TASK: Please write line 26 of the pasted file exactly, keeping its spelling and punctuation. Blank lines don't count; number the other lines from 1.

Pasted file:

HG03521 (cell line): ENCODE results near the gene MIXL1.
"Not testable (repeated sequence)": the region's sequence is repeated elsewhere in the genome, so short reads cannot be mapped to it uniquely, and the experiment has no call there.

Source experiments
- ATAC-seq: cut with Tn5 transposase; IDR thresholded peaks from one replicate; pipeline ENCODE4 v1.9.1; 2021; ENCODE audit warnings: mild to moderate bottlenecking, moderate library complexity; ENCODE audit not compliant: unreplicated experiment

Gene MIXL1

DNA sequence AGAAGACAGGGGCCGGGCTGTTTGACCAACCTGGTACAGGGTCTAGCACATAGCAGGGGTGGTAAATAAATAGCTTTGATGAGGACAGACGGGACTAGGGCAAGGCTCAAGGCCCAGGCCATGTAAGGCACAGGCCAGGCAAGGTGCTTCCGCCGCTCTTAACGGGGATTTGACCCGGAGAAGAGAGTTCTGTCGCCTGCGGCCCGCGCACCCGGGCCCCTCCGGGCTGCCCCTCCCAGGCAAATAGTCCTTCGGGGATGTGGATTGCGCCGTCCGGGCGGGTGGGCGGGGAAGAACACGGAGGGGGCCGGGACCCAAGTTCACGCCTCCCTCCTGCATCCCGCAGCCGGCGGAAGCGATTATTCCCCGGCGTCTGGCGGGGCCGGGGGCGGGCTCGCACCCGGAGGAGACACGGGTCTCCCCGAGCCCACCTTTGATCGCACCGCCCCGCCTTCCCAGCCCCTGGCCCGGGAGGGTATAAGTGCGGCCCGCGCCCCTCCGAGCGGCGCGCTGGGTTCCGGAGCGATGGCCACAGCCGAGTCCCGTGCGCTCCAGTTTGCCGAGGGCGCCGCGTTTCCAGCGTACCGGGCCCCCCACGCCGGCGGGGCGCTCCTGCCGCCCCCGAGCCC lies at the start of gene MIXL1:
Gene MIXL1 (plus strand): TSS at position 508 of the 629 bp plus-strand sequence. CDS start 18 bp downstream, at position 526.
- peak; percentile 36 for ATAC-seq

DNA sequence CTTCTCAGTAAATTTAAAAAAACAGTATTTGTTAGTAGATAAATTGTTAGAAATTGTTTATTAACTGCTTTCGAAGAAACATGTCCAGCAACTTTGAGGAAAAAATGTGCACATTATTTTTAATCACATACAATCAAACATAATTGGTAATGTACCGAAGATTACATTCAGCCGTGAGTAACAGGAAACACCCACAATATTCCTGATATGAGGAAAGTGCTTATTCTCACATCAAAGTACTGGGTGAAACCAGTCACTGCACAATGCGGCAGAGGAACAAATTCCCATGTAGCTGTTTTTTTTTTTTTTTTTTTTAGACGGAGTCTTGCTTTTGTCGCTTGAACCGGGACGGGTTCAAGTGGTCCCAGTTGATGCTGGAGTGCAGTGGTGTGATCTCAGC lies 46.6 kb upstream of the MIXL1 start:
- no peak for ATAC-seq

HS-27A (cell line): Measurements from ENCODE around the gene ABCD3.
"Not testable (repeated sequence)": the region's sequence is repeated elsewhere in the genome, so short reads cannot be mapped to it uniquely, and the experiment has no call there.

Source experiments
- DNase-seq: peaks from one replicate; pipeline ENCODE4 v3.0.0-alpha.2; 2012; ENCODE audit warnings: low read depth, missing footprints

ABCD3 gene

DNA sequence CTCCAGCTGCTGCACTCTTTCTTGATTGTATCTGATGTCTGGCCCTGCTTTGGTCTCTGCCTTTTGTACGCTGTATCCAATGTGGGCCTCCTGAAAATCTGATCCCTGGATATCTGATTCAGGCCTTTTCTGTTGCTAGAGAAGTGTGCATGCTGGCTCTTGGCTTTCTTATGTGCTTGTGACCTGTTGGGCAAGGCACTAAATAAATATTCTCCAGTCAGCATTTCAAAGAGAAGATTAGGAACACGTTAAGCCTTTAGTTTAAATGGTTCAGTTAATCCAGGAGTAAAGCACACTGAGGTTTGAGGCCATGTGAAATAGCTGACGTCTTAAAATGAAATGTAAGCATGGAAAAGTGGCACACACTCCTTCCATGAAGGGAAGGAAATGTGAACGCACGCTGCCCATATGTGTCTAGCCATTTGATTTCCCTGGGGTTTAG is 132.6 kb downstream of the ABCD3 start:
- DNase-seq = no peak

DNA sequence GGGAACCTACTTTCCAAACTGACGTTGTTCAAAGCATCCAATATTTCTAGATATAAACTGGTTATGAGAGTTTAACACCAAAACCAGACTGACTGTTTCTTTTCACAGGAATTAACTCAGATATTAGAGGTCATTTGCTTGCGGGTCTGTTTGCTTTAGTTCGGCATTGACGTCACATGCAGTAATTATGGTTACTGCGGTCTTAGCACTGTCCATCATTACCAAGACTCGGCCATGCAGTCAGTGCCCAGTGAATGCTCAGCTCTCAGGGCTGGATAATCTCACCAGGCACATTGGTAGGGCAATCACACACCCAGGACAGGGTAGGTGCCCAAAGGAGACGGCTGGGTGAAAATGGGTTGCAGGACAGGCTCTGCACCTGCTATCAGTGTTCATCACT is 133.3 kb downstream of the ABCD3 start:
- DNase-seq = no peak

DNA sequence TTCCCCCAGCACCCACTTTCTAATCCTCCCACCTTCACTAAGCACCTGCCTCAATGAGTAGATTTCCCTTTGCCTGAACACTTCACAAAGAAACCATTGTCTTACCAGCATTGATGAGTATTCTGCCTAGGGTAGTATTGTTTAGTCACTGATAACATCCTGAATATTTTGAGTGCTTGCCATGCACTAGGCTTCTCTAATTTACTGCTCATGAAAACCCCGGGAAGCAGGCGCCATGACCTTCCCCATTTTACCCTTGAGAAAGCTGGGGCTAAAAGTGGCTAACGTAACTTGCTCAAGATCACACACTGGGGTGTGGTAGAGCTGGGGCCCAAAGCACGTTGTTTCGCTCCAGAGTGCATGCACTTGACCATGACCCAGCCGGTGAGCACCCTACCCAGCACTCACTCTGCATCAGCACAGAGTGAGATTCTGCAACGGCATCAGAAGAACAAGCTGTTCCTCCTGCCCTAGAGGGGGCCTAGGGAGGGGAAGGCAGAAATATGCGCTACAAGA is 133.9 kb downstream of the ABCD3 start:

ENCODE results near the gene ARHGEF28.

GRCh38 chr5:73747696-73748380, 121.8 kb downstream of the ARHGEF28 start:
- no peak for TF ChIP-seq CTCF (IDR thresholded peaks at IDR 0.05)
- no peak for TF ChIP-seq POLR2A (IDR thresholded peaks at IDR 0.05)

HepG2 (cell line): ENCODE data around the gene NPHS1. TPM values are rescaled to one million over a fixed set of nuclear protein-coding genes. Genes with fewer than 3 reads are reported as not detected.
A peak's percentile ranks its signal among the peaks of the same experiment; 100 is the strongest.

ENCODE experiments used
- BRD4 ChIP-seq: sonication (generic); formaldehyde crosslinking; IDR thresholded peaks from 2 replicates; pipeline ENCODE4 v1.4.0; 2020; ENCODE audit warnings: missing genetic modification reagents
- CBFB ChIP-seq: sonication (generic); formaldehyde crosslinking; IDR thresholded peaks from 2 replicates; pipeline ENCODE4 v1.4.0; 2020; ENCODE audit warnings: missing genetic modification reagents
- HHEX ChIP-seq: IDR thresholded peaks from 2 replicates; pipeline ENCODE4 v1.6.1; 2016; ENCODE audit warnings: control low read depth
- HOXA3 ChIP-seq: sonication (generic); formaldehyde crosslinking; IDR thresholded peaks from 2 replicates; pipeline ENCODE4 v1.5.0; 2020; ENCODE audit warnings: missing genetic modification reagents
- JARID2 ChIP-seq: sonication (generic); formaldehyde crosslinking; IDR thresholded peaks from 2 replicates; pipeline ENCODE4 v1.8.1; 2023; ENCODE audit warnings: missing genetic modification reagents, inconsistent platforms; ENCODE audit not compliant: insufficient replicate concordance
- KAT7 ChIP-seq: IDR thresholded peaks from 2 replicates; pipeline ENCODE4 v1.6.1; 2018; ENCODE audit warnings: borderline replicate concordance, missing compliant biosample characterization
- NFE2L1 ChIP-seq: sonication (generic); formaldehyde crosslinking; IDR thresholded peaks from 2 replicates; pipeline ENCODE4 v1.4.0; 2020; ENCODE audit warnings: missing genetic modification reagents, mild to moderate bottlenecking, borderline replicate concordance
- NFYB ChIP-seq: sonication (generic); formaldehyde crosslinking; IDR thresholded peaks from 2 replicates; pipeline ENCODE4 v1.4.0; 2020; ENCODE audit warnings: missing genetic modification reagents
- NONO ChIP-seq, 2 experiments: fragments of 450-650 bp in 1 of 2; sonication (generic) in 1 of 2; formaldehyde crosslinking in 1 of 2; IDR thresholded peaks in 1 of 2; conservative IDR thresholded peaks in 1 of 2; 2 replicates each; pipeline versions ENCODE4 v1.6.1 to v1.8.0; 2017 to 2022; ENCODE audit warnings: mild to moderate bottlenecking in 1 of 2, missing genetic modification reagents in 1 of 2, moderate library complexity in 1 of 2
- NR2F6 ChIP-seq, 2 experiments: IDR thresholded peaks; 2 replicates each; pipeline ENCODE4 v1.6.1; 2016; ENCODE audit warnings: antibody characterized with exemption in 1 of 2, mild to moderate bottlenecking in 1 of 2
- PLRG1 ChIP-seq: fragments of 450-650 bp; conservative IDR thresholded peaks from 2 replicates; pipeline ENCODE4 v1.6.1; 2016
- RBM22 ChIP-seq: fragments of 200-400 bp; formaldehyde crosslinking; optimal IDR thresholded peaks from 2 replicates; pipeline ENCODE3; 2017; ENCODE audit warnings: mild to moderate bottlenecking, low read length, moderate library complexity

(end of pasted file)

A peak's percentile ranks its signal among the peaks of the same experiment; 100 is the strongest.